I thank the government for allowing these to be looked at separately. I just want to be clear that I'm going to speak about amendment (1) and explain to the House exactly what it does and why it appears to be good but in fact doesn't need to be there at all. At the moment, certain people are required to comply with the disclosure thresholds that are there—so if you spend $500,000, if you spend a decent amount. The government wanted to reduce it to $100,000. What the government and Labor have agreed is that they want to cut it from $500,000 to $250,000. What is this going to mean? This is going to mean that a whole new range of groups between the $250,000 and $500,000 mark, which encompasses many charities, organisations, campaigning groups and advocacy groups in this country, are going to be caught now by legislation that is retrospective in part and that ties them up in red tape during an election campaign. It's designed to silence! It's designed to silence during an election campaign.

Government Members:

Government members interjecting

Photo of Adam BandtAdam Bandt (Melbourne, Australian Greens) Share this | | Hansard source

I hear interjections coming from the government side about why this bill is necessary. If you really cared about integrity, then bring on a federal integrity commission. Come on, where is it? Where's the anticorruption commission that requires government and MPs and politicians to act transparently? It's nowhere. It's nowhere because the government's goal is to hide and cover up. That's what it always does. But, with this, the government and Labor—the Liberals and Labor—are now about to make a whole lot of organisations and civil society bound by laws that are potentially retrospective and that we don't even know the full impact of. Why? Why don't we know the full impact of what amendment (1) will mean? Because Labor and the Liberals wouldn't even allow a Senate inquiry into it. They wouldn't even let the Senate debate it! It got rammed through the Senate without debate.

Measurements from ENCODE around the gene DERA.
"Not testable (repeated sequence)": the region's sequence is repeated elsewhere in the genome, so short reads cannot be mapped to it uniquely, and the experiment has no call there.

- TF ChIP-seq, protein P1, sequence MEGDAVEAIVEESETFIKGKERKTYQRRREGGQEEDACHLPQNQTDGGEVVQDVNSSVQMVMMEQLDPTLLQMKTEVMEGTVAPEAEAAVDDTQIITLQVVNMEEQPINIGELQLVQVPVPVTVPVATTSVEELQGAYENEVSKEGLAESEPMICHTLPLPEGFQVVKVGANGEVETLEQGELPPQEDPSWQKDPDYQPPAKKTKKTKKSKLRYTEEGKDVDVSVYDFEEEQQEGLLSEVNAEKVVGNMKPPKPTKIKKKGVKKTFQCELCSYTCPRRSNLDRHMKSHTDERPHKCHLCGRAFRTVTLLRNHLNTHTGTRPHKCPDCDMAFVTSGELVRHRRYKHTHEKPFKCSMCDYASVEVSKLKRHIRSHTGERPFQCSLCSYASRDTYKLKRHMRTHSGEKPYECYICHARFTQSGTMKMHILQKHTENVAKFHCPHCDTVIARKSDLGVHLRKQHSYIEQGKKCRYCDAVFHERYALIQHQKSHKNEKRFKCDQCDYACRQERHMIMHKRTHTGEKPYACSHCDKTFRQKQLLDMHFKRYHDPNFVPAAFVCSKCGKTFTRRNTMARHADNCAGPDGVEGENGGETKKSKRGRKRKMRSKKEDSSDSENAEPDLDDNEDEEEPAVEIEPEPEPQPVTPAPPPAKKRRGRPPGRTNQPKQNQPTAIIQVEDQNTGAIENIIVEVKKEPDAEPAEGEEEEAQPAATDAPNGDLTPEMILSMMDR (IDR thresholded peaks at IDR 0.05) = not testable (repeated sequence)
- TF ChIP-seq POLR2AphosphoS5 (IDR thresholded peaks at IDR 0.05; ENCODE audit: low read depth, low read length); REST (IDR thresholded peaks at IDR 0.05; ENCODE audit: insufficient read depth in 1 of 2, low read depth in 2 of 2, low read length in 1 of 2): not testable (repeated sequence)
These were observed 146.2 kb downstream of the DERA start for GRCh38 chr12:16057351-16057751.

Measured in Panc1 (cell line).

You've always got to be worried about what happens on the last day of parliament, because that's when Liberal and Labor come together to push through bad bills that are bad for democracy, and this is one of those. Should it be $100,000 or $250,000? No, it should stay where it is. No-one should be cutting it.

We Greens voted against this bill when it was put to the House. We voted against it in the Senate. We've made the point that we shouldn't be debating these amendments. And this cut from Labor and Liberal is to bring a whole lot of new charities and organisations in at this election—this election, of all times!—to give the Liberals a leg-up by silencing dissent! This election! Well, be it on your heads. Be it on your heads for silencing civil society and requiring them to retrospectively comply with laws that we haven't even had a chance to debate and haven't even had a chance to inquire into to understand what it's going to mean for democracy in our country. Shame on the Liberals! Shame on Labor! Shame on this dirty deal that is a dark day for democracy!

Photo of Sharon BirdSharon Bird (Cunningham, Australian Labor Party) Share this | | Hansard source

The question before the chair is that Senate amendment (1) be agreed to. There being no further speakers, I propose to put the motion. The motion is that Senate amendment (1) be agreed to.

Question agreed to.

11:49 am

Photo of Nola MarinoNola Marino (Forrest, Liberal Party, Assistant Minister for Regional Development and Territories) Share this | | Hansard source

I move:

That Senate amendments Nos (2) to (25) be agreed to.

Question agreed to.